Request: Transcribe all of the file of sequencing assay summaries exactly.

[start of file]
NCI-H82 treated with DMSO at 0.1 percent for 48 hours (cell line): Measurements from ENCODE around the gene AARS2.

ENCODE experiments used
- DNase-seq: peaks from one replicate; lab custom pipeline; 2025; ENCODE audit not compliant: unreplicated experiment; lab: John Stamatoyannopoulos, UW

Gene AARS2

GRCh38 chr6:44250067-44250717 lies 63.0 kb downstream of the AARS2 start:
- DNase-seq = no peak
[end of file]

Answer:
NCI-H82 treated with DMSO at 0.1 percent for 48 hours (cell line): Measurements from ENCODE around the gene AARS2.

ENCODE experiments used
- DNase-seq: peaks from one replicate; lab custom pipeline; 2025; ENCODE audit not compliant: unreplicated experiment; lab: John Stamatoyannopoulos, UW

Gene AARS2

GRCh38 chr6:44250067-44250717 lies 63.0 kb downstream of the AARS2 start:
- DNase-seq = no peak